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World Cup Gambling Ring Busted In China With $1.5 Million In Illegal Bets Stored In Bitcoin

World Cup Gambling Ring Busted In China With $1.5 Million

An illegal gambling ring holding more than £1.2 million ($1.5 m) in cryptocurrency coins has been busted in China.

The crypto-coin racket was run on the dark web, a hidden corner of the internet not catalogued by search engines or accessible using traditional web browsers.

Illegal Bets Stored In Bitcoin

Police shut down the online gambling platform, which accepted bitcoin and had grown to 330,000 members in the last eight months, during the World Cup.

Authorities arrested six of its key organisers, froze assets of over five million yuan (£570,0000 / $750,000) in cash, and confiscated the virtual currency.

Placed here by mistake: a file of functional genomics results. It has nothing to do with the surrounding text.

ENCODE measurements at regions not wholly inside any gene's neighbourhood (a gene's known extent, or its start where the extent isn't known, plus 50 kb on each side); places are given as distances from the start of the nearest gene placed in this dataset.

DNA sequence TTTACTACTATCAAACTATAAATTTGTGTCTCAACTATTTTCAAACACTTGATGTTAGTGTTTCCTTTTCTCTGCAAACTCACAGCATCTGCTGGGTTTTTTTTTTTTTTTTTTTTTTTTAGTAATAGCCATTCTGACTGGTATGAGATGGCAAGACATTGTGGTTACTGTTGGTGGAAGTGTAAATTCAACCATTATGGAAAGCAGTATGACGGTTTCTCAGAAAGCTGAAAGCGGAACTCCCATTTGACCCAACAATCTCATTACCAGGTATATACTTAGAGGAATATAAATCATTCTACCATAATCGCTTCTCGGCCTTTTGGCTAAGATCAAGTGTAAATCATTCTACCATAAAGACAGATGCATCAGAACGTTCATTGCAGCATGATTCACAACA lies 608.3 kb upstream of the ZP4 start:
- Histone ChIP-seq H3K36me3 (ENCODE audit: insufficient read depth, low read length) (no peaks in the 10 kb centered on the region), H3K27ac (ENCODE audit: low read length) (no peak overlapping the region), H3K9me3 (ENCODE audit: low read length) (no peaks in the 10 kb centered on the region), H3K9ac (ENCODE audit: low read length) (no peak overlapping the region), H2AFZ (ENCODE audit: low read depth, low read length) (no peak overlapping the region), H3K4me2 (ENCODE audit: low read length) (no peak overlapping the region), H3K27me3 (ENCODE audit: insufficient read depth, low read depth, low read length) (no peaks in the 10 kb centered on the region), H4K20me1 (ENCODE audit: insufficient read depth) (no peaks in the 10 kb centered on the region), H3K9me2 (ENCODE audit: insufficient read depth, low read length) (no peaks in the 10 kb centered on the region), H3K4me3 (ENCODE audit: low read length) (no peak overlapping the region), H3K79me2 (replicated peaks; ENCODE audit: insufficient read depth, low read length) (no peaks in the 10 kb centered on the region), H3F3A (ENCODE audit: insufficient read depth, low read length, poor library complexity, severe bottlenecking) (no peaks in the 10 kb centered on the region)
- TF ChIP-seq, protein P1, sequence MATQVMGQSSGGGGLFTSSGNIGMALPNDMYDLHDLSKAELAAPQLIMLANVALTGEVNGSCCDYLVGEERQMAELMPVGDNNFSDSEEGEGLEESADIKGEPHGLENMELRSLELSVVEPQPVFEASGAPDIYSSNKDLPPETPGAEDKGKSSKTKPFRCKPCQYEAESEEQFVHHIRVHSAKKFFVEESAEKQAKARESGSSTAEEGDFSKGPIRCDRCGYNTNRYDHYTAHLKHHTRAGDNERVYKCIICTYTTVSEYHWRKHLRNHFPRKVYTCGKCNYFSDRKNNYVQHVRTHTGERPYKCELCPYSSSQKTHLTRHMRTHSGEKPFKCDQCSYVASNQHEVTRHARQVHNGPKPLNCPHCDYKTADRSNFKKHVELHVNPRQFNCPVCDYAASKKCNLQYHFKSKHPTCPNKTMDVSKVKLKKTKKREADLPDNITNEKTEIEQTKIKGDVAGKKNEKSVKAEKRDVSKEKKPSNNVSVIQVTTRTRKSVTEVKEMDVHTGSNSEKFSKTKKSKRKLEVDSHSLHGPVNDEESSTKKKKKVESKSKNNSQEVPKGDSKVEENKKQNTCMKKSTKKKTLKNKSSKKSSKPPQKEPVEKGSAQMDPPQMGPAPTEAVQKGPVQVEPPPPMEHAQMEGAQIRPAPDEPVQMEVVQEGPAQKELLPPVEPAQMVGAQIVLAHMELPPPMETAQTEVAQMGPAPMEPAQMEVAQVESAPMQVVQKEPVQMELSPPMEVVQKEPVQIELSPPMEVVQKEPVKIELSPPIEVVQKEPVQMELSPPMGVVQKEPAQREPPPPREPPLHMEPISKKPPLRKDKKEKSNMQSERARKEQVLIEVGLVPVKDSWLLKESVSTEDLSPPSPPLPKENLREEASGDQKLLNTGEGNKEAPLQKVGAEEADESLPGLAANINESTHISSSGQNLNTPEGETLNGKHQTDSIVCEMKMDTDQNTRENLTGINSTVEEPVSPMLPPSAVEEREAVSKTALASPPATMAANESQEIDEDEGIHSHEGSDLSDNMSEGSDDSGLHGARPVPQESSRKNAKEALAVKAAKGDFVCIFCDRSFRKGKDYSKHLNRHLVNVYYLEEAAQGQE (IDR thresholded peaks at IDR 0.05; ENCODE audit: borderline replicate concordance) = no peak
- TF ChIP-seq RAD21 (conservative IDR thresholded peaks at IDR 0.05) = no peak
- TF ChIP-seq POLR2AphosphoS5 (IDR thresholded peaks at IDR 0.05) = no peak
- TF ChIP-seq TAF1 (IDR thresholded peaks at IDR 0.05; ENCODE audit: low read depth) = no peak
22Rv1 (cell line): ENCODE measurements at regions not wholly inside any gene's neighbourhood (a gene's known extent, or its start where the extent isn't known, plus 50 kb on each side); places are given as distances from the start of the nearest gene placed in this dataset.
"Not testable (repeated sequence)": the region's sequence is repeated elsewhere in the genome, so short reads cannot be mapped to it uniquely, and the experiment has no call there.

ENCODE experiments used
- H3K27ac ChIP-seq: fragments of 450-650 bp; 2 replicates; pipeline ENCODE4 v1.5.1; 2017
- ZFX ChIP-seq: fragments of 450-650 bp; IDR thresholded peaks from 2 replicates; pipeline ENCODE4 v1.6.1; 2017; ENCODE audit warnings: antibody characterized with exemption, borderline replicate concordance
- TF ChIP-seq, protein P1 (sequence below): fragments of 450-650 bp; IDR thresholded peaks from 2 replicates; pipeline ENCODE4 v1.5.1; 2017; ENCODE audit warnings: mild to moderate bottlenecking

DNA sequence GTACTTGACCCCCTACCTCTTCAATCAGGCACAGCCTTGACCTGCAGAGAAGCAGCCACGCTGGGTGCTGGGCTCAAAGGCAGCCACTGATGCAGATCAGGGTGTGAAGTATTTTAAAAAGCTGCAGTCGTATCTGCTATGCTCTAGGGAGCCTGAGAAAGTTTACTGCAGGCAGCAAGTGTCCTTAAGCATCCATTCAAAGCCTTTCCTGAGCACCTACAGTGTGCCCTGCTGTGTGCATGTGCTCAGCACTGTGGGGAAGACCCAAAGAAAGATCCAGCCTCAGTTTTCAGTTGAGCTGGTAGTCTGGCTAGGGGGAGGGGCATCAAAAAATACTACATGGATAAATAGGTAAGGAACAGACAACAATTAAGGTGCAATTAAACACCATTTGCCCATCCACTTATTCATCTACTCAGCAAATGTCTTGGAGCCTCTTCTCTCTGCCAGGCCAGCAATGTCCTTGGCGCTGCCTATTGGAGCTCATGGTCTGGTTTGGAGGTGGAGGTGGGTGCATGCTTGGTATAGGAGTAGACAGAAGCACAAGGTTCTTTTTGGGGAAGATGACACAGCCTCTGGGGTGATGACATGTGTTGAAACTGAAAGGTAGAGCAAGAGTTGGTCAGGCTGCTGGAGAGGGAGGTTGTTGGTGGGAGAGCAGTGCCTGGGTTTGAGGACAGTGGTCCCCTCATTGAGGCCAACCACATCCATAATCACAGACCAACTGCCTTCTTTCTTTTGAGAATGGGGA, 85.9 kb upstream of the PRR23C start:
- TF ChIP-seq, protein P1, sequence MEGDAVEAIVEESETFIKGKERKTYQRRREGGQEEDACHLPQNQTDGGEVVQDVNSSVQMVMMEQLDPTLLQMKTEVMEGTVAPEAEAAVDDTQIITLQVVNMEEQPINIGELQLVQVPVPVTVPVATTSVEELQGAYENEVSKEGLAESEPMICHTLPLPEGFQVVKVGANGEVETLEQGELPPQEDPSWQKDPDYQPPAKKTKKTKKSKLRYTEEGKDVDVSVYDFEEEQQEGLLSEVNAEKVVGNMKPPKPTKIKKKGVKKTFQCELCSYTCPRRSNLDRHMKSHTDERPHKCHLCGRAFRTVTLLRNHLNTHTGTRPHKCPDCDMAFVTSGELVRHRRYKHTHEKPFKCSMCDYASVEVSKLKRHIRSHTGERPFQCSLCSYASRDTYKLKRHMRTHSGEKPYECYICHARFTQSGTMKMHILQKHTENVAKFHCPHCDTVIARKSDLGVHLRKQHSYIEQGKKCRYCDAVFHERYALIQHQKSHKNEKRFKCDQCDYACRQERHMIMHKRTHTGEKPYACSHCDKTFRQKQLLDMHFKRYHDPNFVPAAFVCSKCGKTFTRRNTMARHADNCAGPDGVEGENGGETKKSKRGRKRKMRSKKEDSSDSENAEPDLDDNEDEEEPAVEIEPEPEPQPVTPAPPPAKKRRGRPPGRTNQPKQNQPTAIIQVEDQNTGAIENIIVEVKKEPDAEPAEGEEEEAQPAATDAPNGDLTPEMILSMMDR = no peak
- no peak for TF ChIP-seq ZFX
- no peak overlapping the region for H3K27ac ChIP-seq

The gambling ring, which was was located in a southern Guangdong province, did not accept so-called privacy coins – digital currencies that provide anonymity – on the platform, just Bitcoin, Ethereum, and Litecoin.

It is possible to trace back Bitcoins to their original owners, however, it’s unclear whether the police will attempt to find the real identities of those who placed bets.

Although all gambling is technically illegal in China, it is currently permitted in the hundreds of thousands of ‘lottery shops’ in the country.

These are run by China’s Sports Administration, with part of the proceeds ploughed back into sport projects, ranging from financing stadiums to training the next generation of Chinese athletes.

World Cup Gambling Ring Busted In China With $1.5 Million

However, the government remains vigilant and dozens of unauthorised ‘lottery ticket’ apps, which enable punters to place a bet with a single click, were closed down in the first week of the World Cup.

China has heavily cracked down on online football gambling during the World Cup, arresting more than 540 suspected of participating in the black market schemes.

Most suspects were ‘associated with more than 20 gangs’, located in China’s southern province of Guangdong.

Their servers, computers, mobile phones and bank cards were confiscated, police told the official Xinhua news agency.

Some 70 mobile apps and websites as well as 250 online chat groups have also been shuttered.